Can a bank refuse a Power of Attorney?
Can a Bank Refuse a Power of Attorney? Yes, they can! If you are you going to manage your parents’ finances in the future, Power of Attorney gives you some power. however, the banks may not trust you and you need to plan for that.
They aren’t just throwing their power around because they can. Banks have a responsibility to protect people’s finances. Most of us have heard or read stories about fraud, theft of seniors’ savings, and financial abuse (with the equally disturbing fact that family members are usually the culprit).
It is an especially tough job for banks these days. With online banking and banking machines, you and your parents may be unknown to them outside of an online account or two.
Because of this unfamiliarity, sometimes the pendulum swings too far and the bank refuses to recognize legitimate Powers of Attorney. Having a Power of Attorney created by an experienced Attorney is crucial. Sometimes a Power of Attorney can lack clarity. A seasoned Attorney who specializes in Estate Planning is sure to create a document that reads easily and clearly so the bank and other financial institutions have no cause for concern. Keeping the Power of Attorney current and up to date is also vital. Again, checking in with the Attorney who originally created your Power of Attorney is key. He or she may have to update some legal language if your Power Attorney becomes out dated over several years. Typically a bank or financial institution has their own legal department. When an issue arises, it is advantageous for you to have an attorney with the philosophy of continuing care. So many Attorney’s practice “one and done” types of transactions, or “Here is your document, goodbye” tactics. When choosing an attorney, make sure he or she has adopted a good attorney/client relationship with you, and that they are willing to consult with you and be available to you if any changes need to be made.
Why banks reject a Power of Attorney
Banks can refuse to accept a Power of Attorney because:
- It is old
- It lacks clarity
- It doesn’t conform to the bank’s internal policies
If you think that the above reasons are rather vague, I couldn’t agree more. I have had clients’ POA refused because:
- They had never met the son who had the POA
- The POA was over 10 years old
- The person with the account didn’t arrange to sign the bank’s own internal papers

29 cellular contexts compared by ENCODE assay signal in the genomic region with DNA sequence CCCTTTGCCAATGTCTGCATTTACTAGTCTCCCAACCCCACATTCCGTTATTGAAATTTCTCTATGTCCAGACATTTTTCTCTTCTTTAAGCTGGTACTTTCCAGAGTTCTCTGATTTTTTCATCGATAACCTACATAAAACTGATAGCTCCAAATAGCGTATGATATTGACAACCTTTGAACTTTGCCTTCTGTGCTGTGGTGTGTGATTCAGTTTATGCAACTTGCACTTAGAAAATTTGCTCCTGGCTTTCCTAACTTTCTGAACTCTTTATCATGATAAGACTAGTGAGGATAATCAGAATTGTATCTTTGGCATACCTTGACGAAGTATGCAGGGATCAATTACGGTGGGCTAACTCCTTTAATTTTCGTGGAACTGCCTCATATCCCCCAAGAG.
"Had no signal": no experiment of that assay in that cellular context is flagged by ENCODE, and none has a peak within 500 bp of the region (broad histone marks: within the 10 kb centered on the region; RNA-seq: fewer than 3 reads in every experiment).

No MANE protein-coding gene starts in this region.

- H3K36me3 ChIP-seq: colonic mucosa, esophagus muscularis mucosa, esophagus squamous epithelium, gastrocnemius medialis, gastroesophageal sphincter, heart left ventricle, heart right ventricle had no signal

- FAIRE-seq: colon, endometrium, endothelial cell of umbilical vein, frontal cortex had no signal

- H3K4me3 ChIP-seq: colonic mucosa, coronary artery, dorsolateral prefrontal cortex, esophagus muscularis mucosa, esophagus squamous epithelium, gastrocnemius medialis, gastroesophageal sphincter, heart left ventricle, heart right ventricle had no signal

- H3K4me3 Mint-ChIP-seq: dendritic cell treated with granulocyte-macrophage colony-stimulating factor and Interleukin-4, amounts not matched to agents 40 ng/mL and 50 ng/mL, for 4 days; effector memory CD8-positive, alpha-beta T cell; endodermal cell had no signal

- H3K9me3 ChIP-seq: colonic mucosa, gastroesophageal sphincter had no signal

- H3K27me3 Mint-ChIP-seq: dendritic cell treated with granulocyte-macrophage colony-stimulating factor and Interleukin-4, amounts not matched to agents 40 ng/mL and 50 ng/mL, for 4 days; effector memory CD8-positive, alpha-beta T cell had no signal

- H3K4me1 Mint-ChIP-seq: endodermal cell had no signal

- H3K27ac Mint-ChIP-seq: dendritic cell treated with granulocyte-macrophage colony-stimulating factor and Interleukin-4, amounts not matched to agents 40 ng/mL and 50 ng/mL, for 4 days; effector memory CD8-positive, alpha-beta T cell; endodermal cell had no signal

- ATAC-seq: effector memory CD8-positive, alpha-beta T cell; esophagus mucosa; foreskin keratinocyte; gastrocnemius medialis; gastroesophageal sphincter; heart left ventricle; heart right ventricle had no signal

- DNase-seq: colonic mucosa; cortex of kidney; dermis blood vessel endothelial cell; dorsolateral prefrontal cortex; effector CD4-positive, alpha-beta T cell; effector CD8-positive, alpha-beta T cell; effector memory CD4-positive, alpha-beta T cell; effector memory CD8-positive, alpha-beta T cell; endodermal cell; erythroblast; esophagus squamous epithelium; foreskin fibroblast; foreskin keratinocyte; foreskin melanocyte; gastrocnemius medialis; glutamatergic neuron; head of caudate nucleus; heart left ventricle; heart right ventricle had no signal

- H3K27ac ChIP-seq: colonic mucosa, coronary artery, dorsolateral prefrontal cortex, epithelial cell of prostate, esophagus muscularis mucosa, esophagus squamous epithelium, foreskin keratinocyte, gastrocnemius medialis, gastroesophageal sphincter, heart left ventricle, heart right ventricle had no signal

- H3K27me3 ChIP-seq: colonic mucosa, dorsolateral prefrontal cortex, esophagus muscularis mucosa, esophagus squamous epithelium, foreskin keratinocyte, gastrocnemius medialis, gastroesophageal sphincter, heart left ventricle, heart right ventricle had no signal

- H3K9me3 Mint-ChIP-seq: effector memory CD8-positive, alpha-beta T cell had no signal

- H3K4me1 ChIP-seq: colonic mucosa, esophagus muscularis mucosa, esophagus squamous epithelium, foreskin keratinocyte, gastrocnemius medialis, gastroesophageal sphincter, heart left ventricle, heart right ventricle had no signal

- The parent was not physically able to go to the bank to verify they gave their daughter a POA
- A sibling called the bank and said this was a case of financial abuse
All of the POAs presented to the bank were legitimate.
Always use a lawyer to create your Power of Attorney. Banks can be even more suspicious with do-it-yourself POAs. It is also advisable to have a lawyer complete your POA if there is even a hint of conflict between siblings (and this is no time to be naïve or sentimental).
This isn’t fear-mongering or a tirade against the banks (that would be too easy, wouldn’t it?). There have simply been too many experiences with sons and daughters who have had a legitimate POA denied by the bank. You can imagine the stress involved under this situation. The banks can freeze accounts, in order to investigate “suspicious activity”. This can even make it difficult to pay bills (yes you read that right, difficult to put money into the account and pay bills).
If suspicious, the banks can ask for a capacity assessment to be completed or a letter from the family doctor confirming that your parent is capable. While inconvenient and sometimes costly, this is not always possible, as sons and daughters are involved only when their parent becomes incapable of managing their finances themselves.
What to do when a bank refuses your POA
Banks are now obligated to provide recourse to clients (your parents) or attorneys when they refuse to act on a POA or attorney’s (you as son or daughter) instructions. The Advocacy Centre for the Elderly (ACE) recommends the following steps in the face of a refusal to do so.
- Client or attorney should first consult more information.
- If unresolved, escalate to the Consumer Financial Protection Bureau
- Consult a lawyer.
It can be quite challenging, not to mention time consuming and exasperating to try resolve the issue of POAs not being recognized by the banks.
It doesn’t have to play out this way. You and your parents can be proactive and prevent this problem!
Take these steps to get your POA recognized by the bank
- Do it early, when there is no question of capacity.
- Go to the branch with your parents. Have your parents introduce you to the Bank Manager.
- Take the POA to the bank and have it reviewed and accepted. If there are problems with it from the bank’s perspective, these can be addressed while there is no question of capacity.
- Your parents should ask the bank if they also have their own internal documentation required, which will give someone the power to manage their finances.
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